3) dead lithium cells used for memory functions...
4) switching power supply capacitors that are high ESR.

If any of the solder joints around the SMD electrolytic capacitors
are milky white in color, rather than shiny and metallic, the
capacitors are leaking electrolyte.

-Chuck Harris

Joachim Lange ti8jlh@gmail.com [TekScopes] wrote:

El 08/11/2017 a las 05:50 p.m., rodd@globo.com [TekScopes] escribi�:

Hi, I have replaced the batteries but the SA freezes at the same point.
I was hoping that I would find a loose connection or similar issue
since it is a long way from US to Brazil, and it was "in working
condition" when I bought it (with photos).
Unfortunately that was not the case.
I wonder if the problem is related to the front panel since the last
line of the error screen says "press W to cont; Z to abort" but I have
tried every key and nothing happens.
Is it possible to know if the problem is really a freeze during boot
or a defective front panel?
Any other ideas?
The link to the error screen and the lighted leds of the front panel
is attached below.
https://groups.yahoo.com/neo/groups/TekScopes/photos/photostream/lightbox/191654049?orderBy=mtime&sortOrder=desc&photoFilter=ALL#zax/2075059146
https://groups.yahoo.com/neo/groups/TekScopes/photos/photostream/lightbox/191654049?orderBy=mtime&sortOrder=desc&photoFilter=ALL#zax/2075059146





Hello Roger, I forgot to ask you if you looked at the 100 Mhz TXCO as
Jochen wrote?
I will try to do that tomorrow.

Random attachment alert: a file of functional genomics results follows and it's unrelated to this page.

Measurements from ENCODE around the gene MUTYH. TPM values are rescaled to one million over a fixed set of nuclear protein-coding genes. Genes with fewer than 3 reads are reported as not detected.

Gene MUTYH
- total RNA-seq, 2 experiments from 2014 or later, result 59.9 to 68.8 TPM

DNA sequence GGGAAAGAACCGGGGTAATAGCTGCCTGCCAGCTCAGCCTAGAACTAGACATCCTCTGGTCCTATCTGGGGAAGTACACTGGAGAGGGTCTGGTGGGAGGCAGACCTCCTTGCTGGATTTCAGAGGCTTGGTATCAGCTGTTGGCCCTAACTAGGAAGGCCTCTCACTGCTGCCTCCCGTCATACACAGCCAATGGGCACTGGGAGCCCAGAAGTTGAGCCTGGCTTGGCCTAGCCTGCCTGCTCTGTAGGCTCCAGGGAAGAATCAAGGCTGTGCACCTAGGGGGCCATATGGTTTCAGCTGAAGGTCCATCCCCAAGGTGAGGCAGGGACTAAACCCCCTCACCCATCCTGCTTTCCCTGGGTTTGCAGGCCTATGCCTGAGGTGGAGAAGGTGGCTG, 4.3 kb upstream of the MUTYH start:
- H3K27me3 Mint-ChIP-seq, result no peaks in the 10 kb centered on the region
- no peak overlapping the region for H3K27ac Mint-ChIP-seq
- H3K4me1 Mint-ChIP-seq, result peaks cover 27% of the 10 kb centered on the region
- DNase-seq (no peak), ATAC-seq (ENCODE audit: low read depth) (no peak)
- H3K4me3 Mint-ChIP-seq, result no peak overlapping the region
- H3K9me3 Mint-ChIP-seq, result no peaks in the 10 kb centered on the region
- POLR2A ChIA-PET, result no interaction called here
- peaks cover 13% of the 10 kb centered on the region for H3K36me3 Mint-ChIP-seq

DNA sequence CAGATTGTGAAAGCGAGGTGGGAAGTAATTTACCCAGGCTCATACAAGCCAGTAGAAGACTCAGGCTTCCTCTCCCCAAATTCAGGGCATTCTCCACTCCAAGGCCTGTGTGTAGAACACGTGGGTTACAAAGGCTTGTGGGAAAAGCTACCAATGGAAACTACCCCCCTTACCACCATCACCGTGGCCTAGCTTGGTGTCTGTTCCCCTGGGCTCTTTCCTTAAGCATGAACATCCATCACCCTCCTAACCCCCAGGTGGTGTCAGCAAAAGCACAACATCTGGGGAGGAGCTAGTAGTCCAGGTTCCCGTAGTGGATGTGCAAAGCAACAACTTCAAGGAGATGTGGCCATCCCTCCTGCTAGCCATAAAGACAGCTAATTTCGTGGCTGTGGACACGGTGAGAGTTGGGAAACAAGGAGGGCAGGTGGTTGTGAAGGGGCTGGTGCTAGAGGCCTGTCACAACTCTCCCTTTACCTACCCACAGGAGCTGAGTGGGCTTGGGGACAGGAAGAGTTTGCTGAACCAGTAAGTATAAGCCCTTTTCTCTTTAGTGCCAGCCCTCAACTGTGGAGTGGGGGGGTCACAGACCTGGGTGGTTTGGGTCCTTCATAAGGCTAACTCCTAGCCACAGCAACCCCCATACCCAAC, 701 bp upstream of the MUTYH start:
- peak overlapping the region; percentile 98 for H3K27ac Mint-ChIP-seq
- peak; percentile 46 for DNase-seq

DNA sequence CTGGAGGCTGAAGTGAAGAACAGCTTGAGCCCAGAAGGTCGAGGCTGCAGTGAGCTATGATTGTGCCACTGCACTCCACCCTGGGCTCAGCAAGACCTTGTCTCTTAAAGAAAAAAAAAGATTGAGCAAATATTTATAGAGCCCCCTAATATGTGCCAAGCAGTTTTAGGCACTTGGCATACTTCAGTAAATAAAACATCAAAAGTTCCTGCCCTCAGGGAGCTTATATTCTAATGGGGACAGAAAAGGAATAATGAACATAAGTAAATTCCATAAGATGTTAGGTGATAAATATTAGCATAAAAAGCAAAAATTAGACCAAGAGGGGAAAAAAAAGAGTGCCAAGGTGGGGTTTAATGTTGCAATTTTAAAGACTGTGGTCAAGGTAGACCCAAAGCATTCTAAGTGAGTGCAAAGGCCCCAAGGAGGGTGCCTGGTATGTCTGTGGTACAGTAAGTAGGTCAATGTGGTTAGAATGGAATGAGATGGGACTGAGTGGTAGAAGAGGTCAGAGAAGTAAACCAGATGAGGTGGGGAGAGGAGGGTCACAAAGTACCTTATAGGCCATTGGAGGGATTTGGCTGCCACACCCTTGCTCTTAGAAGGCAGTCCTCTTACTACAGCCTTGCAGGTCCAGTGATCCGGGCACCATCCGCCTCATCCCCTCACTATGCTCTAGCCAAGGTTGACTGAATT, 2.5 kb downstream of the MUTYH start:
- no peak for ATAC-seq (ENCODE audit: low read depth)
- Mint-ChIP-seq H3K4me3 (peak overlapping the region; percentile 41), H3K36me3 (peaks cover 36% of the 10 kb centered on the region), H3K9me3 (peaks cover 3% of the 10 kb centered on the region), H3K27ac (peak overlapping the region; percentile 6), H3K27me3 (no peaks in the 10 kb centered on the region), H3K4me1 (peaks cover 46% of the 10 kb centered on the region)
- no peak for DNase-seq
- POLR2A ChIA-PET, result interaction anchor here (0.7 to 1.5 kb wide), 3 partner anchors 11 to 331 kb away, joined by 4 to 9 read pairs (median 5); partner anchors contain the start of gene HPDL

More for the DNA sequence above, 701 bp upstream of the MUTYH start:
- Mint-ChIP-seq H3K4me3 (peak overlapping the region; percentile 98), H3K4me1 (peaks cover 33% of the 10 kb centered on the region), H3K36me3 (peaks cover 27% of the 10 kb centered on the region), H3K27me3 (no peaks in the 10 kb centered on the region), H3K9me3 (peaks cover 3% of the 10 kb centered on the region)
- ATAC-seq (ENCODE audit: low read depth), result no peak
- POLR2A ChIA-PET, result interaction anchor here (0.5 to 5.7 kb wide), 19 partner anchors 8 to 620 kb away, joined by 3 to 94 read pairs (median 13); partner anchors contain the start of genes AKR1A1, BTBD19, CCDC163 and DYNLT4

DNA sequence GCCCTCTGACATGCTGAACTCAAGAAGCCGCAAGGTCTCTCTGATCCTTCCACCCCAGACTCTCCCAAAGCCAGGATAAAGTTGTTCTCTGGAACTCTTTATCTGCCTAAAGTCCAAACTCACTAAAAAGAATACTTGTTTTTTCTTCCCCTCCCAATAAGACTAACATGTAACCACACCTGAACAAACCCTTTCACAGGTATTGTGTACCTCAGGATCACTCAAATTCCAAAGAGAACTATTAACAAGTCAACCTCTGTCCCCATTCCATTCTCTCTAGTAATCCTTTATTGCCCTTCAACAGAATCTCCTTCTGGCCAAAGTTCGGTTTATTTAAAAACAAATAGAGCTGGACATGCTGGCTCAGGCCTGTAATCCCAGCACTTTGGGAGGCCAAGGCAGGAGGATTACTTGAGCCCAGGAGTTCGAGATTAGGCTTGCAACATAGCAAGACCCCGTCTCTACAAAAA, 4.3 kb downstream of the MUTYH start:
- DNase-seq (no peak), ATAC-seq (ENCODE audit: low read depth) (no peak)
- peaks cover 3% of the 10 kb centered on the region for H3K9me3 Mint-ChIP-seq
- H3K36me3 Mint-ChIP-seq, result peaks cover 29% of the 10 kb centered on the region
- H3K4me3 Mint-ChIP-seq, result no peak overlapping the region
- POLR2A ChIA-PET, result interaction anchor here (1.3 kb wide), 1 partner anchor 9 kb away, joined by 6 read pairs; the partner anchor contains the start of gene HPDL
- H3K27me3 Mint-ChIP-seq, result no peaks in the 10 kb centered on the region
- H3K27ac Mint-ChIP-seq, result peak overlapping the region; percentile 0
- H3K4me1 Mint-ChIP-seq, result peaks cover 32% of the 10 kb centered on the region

Joachim






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Yahoo Groups Links




Re: A 2465 teaser...

Ed Breya
 

You may want to check all readily accessible hardware mounting and grounding, particularly around the delay line. If the hooks are constant, then they must be leaking into the circuit past the front-end, and somehow localized so some parts are not affected. The one thing that is commonest to all sections and operations is the grounding. Check that all screws are tightened up snug (and that none are missing), and jiggle things around to see if the symptoms can be aggravated.

To see if you've got some kind of ground loops at the front, jump the apparently unaffected CH3 and CH4 inputs to the CH1 and CH2 - it's easy to just use BNC cables for this.

Ed


Re: 2465B error code

 

The error indicates a problem with the CT (Counter-Timer) option.
My 2465B, 2445B, 2467B Options Service Manual (070-6864-01), available as a PDF scan from Artek Manuals (no affiliation) describes your error in table 5.4 (Maintenance Chapter), last item on page 5.4
The message indicates an error with the trigger path tests and tells you to check the associated circuits.

You'll need to get a service manual if only to find your way around the circuits.

Raymond